Exam. 1. Suppose the ball be that belonging to the first table of resistances, its weight being 16 oz. 13 dr. or 1'05 lb, and its diameter 1.965 inches, when discharged with the ve locity 2000 feet, being nearly the greatest charge for any iron ball. The calculation being made with these values of d and v, the height ascended is found to be 2920 feet, or little more than half a mile; though found to be almost 12 miles without the air's resistance. And thus the height may be found for any other diameter and velocity.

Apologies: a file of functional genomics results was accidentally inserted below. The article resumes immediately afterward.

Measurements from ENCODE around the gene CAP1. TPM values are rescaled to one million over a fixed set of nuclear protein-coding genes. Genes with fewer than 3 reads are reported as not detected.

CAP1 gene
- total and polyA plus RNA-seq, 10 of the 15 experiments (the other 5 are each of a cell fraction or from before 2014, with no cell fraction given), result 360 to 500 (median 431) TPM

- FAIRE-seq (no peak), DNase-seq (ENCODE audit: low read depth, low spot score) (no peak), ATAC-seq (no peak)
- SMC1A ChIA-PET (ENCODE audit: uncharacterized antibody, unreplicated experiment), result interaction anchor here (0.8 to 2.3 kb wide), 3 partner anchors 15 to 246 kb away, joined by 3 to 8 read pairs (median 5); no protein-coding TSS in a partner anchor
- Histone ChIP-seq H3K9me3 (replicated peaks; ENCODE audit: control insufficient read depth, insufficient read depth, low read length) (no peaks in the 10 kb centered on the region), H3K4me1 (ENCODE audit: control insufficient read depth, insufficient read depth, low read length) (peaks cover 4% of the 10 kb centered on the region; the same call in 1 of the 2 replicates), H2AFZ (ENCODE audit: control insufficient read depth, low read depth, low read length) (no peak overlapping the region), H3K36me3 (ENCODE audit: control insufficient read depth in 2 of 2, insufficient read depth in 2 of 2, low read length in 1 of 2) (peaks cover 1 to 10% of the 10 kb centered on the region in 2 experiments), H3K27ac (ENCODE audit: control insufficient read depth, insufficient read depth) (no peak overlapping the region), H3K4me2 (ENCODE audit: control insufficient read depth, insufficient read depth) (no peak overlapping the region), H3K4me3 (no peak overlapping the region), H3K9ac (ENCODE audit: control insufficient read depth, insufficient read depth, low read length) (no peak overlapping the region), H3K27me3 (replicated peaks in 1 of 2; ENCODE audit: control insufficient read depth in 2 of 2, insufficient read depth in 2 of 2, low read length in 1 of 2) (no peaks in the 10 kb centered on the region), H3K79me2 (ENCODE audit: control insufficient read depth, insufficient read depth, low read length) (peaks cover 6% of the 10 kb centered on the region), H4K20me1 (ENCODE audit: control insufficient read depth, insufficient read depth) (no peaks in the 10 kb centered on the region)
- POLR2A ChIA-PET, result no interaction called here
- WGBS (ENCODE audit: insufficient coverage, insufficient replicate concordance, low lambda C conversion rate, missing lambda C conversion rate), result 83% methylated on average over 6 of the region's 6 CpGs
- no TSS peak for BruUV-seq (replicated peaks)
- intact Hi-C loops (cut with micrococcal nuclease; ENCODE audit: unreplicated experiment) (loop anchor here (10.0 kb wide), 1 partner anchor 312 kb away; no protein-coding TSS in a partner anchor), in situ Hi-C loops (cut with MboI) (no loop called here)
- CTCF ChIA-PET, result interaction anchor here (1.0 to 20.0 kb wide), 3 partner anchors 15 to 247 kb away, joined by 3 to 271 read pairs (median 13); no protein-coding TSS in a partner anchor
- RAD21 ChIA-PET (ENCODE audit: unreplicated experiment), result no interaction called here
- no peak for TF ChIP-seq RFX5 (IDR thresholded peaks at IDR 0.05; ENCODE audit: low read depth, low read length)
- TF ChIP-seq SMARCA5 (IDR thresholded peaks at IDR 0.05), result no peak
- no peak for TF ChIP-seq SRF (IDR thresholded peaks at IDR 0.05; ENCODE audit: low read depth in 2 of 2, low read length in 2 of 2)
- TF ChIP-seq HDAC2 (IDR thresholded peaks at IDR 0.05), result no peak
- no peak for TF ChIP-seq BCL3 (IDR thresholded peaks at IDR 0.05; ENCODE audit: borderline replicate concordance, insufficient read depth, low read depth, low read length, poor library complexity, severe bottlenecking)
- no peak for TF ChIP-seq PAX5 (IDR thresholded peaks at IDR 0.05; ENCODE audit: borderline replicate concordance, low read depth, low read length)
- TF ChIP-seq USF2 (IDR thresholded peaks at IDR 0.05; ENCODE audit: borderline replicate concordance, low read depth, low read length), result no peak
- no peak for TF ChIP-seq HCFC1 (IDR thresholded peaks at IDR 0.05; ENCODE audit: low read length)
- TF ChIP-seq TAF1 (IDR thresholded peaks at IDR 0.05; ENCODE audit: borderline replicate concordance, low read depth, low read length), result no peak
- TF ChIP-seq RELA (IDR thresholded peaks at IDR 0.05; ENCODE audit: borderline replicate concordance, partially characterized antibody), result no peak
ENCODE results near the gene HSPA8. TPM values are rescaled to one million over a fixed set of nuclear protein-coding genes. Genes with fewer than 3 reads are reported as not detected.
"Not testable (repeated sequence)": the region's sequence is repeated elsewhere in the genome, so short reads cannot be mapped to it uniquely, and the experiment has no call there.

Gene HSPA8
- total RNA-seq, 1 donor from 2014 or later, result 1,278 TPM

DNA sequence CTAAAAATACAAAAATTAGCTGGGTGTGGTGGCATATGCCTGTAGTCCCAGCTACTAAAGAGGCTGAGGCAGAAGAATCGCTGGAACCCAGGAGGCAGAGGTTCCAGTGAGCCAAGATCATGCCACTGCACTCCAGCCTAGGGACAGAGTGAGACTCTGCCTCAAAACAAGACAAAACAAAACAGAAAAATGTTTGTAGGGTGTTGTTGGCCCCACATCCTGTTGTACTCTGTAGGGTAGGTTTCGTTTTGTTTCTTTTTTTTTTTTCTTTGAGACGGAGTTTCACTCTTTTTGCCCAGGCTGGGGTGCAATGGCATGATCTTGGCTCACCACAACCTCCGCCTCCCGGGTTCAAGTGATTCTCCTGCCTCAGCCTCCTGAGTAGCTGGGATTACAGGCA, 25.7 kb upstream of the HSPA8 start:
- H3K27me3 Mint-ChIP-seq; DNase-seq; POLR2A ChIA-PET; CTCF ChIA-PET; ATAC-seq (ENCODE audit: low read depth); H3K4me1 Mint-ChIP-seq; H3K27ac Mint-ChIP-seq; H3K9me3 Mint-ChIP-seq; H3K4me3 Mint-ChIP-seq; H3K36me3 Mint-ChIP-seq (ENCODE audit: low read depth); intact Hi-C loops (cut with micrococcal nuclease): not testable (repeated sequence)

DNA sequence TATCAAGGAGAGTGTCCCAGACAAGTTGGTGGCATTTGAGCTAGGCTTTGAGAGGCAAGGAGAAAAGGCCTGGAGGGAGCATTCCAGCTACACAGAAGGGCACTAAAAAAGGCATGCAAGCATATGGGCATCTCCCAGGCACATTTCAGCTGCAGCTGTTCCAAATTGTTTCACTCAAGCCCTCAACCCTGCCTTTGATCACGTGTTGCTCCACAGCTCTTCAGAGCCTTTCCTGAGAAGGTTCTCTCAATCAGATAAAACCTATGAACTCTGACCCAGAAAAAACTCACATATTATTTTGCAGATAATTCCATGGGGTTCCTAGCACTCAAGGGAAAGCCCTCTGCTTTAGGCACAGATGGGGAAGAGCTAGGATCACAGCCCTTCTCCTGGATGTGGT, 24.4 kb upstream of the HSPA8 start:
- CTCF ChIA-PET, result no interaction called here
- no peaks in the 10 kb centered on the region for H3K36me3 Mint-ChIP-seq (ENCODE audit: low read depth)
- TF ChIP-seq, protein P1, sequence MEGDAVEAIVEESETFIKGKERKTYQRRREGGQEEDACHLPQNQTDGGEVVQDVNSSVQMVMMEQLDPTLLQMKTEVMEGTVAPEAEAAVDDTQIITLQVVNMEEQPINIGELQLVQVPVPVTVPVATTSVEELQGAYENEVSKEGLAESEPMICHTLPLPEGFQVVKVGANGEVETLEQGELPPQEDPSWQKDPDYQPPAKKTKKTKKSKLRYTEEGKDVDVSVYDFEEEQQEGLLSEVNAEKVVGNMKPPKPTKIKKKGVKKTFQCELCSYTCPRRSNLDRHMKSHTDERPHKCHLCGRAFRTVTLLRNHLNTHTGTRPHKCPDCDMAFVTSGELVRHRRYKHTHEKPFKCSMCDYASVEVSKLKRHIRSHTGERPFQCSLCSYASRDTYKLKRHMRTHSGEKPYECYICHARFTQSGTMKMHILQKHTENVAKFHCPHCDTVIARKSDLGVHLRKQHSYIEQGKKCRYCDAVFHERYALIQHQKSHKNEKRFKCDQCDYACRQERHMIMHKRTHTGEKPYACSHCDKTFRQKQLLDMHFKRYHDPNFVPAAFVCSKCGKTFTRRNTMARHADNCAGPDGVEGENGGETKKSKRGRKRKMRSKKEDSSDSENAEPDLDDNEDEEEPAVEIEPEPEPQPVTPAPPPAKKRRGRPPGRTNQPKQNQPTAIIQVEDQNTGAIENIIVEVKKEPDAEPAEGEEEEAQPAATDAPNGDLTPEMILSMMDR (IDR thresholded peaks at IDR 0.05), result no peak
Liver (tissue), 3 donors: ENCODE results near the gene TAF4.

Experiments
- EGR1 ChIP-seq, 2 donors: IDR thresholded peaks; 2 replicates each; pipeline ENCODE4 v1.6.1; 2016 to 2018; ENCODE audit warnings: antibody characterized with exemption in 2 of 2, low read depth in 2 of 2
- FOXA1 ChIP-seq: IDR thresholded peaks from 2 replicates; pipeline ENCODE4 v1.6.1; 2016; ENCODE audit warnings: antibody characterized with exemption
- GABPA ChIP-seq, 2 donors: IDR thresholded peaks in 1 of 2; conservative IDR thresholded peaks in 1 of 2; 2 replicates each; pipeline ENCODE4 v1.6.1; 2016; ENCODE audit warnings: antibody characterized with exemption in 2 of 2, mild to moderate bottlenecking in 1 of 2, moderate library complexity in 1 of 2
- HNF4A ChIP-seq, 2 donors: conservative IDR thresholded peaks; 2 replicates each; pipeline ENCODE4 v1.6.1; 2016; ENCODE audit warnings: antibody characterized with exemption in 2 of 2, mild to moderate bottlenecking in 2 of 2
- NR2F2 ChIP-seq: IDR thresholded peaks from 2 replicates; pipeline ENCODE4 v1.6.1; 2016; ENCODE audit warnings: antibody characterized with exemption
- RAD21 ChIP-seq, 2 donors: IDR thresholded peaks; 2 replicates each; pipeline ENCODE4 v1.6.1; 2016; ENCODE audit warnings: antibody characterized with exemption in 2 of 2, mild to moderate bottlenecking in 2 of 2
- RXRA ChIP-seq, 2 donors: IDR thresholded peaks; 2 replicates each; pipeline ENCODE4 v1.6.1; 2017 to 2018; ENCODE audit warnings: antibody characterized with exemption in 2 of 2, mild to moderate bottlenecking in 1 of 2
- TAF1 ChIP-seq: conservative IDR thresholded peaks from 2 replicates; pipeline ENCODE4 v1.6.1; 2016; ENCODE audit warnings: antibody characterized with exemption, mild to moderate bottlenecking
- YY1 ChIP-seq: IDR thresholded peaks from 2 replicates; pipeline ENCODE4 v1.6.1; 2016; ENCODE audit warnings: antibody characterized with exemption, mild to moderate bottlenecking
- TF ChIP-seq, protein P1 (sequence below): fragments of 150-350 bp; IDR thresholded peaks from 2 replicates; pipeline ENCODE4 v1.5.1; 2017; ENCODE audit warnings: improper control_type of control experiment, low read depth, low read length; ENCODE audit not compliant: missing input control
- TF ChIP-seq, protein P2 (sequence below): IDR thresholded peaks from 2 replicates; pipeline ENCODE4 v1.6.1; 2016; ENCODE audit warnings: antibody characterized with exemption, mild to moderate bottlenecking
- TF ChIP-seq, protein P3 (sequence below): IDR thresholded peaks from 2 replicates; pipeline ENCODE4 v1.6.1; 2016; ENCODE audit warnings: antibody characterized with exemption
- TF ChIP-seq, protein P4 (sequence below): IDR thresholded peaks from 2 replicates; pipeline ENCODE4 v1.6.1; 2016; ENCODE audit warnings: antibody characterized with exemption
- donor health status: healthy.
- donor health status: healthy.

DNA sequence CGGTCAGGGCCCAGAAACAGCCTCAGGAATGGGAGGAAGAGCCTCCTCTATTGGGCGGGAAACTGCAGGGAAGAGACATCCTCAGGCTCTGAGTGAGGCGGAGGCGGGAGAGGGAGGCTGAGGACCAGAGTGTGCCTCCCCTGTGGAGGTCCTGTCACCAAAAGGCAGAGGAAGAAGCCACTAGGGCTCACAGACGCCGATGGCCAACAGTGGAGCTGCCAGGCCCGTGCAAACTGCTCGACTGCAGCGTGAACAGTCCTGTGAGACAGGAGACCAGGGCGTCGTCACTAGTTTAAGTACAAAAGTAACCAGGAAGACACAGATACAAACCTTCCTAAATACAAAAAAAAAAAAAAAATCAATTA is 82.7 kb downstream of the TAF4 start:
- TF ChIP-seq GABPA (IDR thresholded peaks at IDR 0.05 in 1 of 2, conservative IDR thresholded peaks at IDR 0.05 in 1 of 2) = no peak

Exam. 2. Again, for the 24 lb ball, with the same velocity 2000, its diameter being 5'6 = d. Here 760d = 4256,
the log. of which is 1.50958; theref.
theref. 1.50958 × 4256 = 6424r the height, being a little more than a mile.
We may now examine what will be the height ascended, considering the resistance always as the square of the velocity.
To determine the Height ascended by a Ball projected as in the two foregoing problems; supposing the Resistance of the Air to be as the Square of the Velocity.